The problem of poor quality of traffic accident data assembled in national databases has been addressed in European project InDeV. Vulnerable road users (pedestrians, cyclists, motorcyclists and moped riders) are especially affected by underreporting of accidents and misreporting of injury severity. Analyses of data from the European CARE database shows differences between countries in accident number trends as well as in fatality and injury rates which are difficult to explain. A survey of InDeV project partners from 7 EU countries helped to identify differences in their countries in accident and injury definitions as well as in reporting and data checking procedures. Measures to improve the quality of accident data are proposed such as including pedestrian falls in accident statistics, precisely defining minimum injury and combining police accident records with hospital data.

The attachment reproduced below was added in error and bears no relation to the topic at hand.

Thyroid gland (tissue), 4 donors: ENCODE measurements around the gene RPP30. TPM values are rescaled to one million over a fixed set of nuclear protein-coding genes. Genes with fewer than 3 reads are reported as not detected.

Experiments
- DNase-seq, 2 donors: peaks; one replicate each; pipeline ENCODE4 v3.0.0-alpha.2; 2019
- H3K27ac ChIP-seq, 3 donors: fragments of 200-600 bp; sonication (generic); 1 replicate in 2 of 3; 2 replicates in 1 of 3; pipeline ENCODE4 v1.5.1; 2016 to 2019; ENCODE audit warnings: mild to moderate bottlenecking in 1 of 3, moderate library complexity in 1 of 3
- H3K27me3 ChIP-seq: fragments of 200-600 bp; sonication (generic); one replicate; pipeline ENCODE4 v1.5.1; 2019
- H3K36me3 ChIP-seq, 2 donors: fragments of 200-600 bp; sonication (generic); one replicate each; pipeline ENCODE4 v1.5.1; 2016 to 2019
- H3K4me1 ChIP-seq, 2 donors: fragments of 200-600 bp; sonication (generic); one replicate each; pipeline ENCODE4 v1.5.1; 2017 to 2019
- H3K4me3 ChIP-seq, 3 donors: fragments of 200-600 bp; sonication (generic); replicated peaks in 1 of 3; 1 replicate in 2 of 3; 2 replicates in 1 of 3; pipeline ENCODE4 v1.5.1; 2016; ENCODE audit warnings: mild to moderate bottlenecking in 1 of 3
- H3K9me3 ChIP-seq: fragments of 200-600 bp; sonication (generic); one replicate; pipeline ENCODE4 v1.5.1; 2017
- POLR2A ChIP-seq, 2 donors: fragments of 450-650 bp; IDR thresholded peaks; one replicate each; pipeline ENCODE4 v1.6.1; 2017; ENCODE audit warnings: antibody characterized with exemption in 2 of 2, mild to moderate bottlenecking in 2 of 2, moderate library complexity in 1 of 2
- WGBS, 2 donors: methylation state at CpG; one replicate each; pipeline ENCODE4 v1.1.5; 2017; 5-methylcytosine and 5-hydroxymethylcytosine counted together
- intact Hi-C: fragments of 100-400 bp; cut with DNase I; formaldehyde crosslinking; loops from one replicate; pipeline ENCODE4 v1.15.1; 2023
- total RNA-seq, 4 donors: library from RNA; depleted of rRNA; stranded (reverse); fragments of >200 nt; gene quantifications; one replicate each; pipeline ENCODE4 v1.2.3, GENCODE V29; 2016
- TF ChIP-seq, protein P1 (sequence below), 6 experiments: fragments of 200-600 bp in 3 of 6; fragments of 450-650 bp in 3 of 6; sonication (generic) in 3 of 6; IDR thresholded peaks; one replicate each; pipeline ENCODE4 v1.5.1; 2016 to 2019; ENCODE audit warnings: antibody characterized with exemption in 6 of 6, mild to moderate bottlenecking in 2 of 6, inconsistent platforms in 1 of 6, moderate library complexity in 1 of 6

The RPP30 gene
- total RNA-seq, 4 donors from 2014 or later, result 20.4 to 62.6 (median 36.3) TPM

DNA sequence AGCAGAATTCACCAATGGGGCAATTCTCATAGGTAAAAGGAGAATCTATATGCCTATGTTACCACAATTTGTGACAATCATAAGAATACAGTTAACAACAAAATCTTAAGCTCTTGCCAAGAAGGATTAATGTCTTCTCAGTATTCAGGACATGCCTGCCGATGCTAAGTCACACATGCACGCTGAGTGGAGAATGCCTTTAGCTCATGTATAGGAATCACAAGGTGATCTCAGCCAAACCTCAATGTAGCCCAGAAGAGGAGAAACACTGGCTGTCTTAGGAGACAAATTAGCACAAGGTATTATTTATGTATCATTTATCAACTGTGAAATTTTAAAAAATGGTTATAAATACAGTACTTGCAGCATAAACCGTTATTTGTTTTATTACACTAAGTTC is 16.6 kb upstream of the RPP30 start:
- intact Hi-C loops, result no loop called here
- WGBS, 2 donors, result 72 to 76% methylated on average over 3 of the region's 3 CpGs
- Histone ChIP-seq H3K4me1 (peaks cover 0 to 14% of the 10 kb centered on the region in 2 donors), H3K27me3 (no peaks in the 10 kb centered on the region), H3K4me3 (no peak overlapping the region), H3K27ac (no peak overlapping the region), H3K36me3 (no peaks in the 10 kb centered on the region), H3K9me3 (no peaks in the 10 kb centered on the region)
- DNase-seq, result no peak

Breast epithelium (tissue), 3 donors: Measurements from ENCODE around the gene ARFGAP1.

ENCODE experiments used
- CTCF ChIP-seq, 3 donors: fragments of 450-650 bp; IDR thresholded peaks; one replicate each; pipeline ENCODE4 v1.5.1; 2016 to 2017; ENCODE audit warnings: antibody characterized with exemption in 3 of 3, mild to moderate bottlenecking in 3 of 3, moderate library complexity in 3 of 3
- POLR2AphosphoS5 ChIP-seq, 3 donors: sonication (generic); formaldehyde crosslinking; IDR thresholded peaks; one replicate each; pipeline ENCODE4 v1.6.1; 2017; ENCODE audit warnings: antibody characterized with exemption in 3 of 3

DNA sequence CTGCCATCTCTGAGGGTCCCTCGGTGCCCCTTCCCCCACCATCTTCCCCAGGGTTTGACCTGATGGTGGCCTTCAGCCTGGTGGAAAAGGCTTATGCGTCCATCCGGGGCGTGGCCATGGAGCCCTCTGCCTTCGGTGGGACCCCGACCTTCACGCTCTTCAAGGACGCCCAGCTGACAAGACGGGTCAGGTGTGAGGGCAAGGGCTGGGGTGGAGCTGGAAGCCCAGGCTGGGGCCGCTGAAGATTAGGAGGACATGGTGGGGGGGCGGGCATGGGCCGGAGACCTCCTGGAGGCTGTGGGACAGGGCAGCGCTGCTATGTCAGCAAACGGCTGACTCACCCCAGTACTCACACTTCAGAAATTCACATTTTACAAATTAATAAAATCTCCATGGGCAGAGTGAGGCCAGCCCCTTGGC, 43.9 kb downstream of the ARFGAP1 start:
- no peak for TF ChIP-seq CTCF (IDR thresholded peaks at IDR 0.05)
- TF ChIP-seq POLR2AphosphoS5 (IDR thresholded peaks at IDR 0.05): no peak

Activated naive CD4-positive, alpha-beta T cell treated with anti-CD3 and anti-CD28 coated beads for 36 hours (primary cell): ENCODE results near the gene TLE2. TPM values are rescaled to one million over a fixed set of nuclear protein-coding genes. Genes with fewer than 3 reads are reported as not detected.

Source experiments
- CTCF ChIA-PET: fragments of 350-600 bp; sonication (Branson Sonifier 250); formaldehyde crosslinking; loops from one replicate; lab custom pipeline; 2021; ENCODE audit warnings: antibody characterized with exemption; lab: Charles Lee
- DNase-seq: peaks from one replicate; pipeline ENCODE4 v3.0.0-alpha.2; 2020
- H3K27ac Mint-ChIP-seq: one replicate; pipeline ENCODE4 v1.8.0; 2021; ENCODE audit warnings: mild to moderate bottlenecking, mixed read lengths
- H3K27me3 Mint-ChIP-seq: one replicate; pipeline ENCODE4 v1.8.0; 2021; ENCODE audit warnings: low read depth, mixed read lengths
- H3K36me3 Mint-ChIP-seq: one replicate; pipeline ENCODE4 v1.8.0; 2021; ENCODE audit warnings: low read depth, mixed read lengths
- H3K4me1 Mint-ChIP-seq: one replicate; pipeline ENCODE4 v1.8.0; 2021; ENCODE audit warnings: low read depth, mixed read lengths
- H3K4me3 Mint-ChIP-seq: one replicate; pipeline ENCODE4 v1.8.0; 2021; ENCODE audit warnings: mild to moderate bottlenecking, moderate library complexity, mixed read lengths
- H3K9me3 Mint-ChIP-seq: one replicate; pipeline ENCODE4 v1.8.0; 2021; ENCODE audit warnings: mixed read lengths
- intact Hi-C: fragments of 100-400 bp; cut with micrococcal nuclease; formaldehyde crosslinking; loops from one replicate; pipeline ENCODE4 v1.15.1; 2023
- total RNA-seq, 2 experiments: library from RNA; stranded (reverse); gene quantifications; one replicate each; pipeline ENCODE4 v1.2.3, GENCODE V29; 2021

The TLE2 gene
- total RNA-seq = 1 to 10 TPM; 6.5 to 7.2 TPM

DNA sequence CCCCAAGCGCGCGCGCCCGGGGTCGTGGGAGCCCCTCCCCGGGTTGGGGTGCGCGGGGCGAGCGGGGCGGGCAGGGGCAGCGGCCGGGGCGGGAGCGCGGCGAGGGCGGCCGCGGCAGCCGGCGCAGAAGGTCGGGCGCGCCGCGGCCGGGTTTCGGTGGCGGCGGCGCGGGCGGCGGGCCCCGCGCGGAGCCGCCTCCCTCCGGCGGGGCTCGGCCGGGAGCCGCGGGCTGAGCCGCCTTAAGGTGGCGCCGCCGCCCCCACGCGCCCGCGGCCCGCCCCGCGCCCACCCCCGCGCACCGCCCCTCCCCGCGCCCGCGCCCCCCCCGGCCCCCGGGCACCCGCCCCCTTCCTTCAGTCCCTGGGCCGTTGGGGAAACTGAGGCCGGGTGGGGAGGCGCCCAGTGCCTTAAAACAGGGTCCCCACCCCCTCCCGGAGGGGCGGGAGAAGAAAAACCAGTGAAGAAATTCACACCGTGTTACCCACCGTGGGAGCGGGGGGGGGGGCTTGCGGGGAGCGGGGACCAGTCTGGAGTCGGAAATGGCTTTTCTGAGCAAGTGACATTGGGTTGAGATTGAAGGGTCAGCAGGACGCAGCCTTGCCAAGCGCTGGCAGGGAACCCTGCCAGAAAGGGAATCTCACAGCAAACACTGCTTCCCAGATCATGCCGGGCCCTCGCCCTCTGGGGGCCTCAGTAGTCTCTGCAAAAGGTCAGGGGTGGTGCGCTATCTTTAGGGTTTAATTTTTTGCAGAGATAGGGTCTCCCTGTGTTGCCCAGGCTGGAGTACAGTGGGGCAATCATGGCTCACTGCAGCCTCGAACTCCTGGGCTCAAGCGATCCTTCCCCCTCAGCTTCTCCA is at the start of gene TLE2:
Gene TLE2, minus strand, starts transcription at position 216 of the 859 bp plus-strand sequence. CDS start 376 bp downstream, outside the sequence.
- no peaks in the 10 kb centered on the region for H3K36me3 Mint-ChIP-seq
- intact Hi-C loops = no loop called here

Terminology is significant for professional communication and ipso facto for translation quality assurance (QA). To deliver a translation of high quality, it is crucial to have all new terms that occur in professional discourse collected, stored and managed properly by means of terminology databases (TDBs). In this paper I will try to define ‘quality’ in relation to TDBs and to determine the methodology and criteria that need to be considered by evaluating a TDB in the context of its reliability.